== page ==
Pakatan and the Art of Gerrymandering

By Hakim Joe

Every now and then, the federal government will decide if they require a larger government or not and this affects the arrangement of district boundaries to accommodate either the expansion or contraction of each constituency and either the subtraction or addition of constituencies. The number of state and parliamentary seats is supposedly controlled by the number of registered voters but not necessarily so as there are no laws governing the delineation of such districts. 

In the USA, Canada and UK, there exist such legislations whereby it takes a minimum number of voters to form a constituency and a maximum number before it must be separated into two. This method of auto-demarcation makes it harder (not impossible) for an incumbent government to deliberately modify electoral districts to their advantage and unless there are legislations governing such an event, the regulation of district boundaries is entirely up to the federal government. This is called gerrymandering where the purpose is to concentrate opposition votes into as few constituency as possible to gain more seats in the surrounding areas (called packing), or to diffuse the opposition votes across many constituencies (called dilution). 

In Israel and the Netherlands, there is only one electoral district where everybody votes for their representatives. No gerrymandering is therefore possible. 

Mal-apportionment is also visible here where the number of voters in each electoral constituency can vary widely. Kapar (PKR) in Selangor has a registered voter’s base of 112,224 representing 1 parliamentary seat just as Sabak Bernam (UMNO) with 31,381 registered voters also representing 1 parliamentary seat. So are Sg. Besar (34,073) and Tj. Karang (36,391) each having one parliamentary seat. The total registered voters for all these three UMNO-held seats are only 101,845. 

Compare as well Sri Serdang (PAS) with 49,757 reg. voters to Sg. Air Tawar (UMNO) with 12,726 reg. voters for the Selangor state seat. Sabak (18,655) and Sg. Panjang (20,500) are alongside Sg. Air Tawar and both were won by UMNO candidates. The total voters for these three UMNO-held state seats are 51,881 (a mere difference of 2,124 voters) but yet UMNO won 3 state seats to Pakatan’s single seat.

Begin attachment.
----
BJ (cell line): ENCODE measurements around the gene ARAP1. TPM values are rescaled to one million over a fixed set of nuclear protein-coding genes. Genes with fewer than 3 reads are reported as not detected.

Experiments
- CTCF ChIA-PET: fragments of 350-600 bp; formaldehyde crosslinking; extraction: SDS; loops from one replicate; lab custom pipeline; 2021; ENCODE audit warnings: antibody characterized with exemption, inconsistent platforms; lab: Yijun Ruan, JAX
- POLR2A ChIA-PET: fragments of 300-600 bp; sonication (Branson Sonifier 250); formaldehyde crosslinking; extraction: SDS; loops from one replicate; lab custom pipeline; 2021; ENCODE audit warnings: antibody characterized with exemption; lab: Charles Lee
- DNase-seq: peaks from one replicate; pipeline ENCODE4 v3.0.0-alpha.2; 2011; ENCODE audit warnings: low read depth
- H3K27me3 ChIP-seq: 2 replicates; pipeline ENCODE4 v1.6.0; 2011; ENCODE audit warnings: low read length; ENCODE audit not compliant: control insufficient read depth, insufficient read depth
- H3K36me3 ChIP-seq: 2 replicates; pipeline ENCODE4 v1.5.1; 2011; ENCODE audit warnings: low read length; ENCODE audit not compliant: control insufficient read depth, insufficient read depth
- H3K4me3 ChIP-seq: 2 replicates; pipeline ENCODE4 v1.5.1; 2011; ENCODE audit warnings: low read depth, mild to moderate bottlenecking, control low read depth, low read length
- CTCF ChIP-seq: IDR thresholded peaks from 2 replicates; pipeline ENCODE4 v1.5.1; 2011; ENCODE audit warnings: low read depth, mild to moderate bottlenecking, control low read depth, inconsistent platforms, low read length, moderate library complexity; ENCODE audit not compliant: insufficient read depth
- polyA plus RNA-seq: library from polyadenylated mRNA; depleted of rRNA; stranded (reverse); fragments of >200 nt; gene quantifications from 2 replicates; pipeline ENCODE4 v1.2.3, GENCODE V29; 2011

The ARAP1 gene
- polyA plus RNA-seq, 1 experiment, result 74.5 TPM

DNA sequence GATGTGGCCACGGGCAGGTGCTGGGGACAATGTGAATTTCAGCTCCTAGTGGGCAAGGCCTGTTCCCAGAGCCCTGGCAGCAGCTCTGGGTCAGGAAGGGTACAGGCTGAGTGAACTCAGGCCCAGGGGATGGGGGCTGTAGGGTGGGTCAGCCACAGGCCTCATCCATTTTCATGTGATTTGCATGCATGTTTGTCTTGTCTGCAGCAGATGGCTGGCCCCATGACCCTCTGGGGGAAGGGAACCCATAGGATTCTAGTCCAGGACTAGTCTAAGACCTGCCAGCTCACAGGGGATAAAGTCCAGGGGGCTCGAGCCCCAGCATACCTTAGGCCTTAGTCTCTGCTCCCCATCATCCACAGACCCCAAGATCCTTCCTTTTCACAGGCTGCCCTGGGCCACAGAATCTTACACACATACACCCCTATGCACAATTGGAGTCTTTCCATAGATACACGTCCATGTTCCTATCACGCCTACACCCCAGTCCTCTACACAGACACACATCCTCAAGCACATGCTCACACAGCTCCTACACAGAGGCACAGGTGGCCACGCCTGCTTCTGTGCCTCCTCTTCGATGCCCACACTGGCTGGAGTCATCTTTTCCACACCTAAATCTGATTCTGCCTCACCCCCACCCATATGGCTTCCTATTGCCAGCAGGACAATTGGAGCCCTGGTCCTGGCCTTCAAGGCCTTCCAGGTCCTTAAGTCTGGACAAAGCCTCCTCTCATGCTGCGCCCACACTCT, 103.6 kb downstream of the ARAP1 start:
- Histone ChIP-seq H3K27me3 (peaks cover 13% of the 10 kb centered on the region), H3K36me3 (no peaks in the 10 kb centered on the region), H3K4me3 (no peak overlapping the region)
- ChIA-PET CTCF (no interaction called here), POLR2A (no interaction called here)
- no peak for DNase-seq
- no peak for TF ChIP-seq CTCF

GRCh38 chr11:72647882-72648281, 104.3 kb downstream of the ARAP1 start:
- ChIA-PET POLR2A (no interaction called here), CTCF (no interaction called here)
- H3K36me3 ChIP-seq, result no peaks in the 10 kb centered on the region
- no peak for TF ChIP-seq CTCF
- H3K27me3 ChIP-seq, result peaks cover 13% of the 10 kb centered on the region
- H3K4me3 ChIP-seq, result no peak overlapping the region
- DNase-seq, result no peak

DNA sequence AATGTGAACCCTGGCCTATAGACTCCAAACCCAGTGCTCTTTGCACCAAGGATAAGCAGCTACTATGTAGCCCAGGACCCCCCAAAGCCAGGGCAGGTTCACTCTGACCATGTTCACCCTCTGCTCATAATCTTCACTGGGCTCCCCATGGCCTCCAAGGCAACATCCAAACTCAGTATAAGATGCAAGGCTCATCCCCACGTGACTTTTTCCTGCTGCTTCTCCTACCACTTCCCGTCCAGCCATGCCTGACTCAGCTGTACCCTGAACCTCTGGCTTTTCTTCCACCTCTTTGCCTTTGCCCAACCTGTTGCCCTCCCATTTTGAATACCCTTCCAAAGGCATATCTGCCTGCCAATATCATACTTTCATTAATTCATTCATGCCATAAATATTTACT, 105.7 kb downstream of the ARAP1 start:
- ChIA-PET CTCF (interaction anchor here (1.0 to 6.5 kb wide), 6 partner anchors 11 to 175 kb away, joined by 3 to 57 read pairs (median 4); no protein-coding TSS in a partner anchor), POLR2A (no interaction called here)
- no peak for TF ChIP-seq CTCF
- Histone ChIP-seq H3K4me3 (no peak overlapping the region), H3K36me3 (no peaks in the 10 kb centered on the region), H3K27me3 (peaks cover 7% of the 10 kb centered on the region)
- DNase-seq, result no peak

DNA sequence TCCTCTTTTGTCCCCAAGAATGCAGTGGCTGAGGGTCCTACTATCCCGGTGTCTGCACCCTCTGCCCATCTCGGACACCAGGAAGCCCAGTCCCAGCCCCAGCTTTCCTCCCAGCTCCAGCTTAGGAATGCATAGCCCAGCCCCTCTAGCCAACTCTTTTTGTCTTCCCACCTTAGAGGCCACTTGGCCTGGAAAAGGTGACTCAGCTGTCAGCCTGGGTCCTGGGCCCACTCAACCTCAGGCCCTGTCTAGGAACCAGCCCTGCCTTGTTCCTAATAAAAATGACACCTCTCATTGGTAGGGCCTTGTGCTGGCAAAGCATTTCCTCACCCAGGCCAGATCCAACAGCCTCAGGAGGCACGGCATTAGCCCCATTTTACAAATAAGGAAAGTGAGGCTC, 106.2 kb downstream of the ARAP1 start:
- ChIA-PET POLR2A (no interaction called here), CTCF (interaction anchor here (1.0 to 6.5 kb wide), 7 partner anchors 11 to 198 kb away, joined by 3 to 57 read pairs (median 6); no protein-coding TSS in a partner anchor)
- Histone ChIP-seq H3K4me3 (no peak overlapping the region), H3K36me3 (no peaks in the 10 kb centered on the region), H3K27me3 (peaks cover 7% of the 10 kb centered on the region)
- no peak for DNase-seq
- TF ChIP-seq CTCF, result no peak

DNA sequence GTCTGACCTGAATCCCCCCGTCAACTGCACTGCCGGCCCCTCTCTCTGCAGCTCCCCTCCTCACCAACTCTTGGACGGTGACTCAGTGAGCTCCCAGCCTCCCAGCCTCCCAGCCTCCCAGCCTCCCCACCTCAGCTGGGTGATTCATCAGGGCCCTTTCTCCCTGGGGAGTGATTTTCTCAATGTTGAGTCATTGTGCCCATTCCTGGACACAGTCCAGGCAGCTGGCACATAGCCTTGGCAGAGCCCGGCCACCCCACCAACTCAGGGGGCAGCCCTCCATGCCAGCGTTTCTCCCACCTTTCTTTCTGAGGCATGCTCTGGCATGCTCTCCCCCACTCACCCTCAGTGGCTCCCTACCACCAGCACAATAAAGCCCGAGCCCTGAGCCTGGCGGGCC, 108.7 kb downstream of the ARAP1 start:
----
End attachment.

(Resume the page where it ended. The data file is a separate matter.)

One may argue that Sri Serdang is a densely populated area whereby Air Tawar, Sabak and Sg. Panjang are not, and that Sri Serdang is a small area equivalent to each of Air Tawar, Sabak and Sg. Panjang respectively. The question thence becomes whether the voters’ mandate is accurately representative or not. BN received only 49.8% of the popular vote in West Malaysia but yet they won 86 out of the 166 parliamentary seats. Overall BN received 51.5% of the popular vote and this accounted for 140 out of the total 222 parliamentary seats. 

The East Malaysian states of Sabah and Sarawak are different though as these states can only have 25% of the total number of parliamentary seats – which makes gerrymandering difficult though not impossible. The overwhelmingly pro-BN support here makes gerrymandering and malapportionment unnecessary. There are currently 56 parliamentary seats in East Malaysia of which BN won 54. 

The population of Malaysia (2008 estimate) is 27.7 million of which 5.5 million resides in East Malaysia and 22.2 million in West Malaysia. That’s a ratio of 1:5. However, East Malaysia has 54 parliamentary seats to 166 for West Malaysia. That’s a ratio of 1:4 which is why the East Malaysian seats are so vital to Pakatan. 

No matter how the electoral constituencies are delineated, the incumbent federal government will always be at an advantage as they alone possess the legal authority to alter them. Pakatan will need to win a minimal 68% of the popular vote if they hope to form the next federal government through a simple majority. That is yet another additional 9.8% swing on top of what was already achieved during the Political Tsunami of 2008. 

Can Pakatan do it?